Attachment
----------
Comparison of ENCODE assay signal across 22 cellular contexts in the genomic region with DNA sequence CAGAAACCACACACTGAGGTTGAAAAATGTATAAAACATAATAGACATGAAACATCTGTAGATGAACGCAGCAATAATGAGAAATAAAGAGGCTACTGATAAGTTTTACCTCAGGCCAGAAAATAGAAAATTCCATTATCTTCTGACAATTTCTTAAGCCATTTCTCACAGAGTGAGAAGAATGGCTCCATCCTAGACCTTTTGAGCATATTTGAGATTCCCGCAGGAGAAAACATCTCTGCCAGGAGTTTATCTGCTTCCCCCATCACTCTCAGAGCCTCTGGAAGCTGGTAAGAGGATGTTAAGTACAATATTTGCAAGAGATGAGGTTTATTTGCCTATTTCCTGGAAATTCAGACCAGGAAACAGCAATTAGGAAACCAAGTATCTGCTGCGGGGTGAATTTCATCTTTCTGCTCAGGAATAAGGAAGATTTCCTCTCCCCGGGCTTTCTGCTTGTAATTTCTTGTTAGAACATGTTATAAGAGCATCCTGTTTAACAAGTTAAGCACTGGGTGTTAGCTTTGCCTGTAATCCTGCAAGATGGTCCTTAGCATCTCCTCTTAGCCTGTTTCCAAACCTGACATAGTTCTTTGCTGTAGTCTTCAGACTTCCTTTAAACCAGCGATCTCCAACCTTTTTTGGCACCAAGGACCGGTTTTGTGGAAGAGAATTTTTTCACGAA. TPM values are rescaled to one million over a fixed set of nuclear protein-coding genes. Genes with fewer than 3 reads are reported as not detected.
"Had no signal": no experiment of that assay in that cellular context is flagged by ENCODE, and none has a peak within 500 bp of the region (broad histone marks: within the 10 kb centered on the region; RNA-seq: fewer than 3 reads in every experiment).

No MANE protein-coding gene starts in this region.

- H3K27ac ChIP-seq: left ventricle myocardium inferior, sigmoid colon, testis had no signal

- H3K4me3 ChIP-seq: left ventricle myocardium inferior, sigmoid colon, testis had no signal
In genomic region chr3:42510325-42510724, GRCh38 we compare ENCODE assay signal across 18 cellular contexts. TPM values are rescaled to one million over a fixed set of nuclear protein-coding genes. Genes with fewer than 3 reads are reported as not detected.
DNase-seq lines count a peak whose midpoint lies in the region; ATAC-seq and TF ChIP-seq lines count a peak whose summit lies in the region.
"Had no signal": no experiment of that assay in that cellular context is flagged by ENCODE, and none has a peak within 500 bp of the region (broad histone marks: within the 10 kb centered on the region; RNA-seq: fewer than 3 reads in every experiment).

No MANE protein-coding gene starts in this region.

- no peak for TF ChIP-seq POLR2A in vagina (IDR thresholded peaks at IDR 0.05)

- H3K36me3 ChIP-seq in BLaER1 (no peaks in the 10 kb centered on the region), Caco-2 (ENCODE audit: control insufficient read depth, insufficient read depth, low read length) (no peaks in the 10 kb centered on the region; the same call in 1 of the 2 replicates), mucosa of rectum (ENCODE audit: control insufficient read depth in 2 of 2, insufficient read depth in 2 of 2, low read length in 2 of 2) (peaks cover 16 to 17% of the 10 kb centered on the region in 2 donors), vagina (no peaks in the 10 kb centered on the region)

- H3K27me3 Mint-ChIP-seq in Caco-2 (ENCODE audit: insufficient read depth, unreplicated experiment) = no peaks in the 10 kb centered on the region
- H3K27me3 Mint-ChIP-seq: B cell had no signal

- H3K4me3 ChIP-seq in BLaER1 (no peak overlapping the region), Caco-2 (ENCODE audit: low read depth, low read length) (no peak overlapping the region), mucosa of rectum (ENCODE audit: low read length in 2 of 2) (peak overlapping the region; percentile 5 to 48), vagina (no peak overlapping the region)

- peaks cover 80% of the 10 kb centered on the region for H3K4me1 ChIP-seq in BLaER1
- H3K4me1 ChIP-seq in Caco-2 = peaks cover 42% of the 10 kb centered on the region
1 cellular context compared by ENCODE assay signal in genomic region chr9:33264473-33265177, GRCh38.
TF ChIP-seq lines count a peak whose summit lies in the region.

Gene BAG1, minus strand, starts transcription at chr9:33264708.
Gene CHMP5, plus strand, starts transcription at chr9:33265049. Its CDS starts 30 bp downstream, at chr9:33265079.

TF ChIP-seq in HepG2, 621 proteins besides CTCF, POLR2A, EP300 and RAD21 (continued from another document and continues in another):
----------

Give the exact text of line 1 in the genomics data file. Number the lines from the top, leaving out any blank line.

Comparison of ENCODE assay signal across 22 cellular contexts in the genomic region with DNA sequence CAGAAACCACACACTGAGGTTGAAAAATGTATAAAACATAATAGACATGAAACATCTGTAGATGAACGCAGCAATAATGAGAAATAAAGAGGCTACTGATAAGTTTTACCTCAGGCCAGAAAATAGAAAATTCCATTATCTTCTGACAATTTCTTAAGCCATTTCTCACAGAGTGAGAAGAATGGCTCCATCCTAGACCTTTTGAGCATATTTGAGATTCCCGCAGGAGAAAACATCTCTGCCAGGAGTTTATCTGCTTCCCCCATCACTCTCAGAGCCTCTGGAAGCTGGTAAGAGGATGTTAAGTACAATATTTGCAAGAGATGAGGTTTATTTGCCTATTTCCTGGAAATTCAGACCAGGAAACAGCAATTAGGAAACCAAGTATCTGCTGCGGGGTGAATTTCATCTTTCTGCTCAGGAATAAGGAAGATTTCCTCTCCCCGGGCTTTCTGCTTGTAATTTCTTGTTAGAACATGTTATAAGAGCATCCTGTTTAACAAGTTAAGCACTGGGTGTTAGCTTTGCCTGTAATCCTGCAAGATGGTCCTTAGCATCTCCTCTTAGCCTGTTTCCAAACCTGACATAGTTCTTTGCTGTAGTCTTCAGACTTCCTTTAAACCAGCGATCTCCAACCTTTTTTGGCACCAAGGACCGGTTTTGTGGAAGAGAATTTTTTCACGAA. TPM values are rescaled to one million over a fixed set of nuclear protein-coding genes. Genes with fewer than 3 reads are reported as not detected.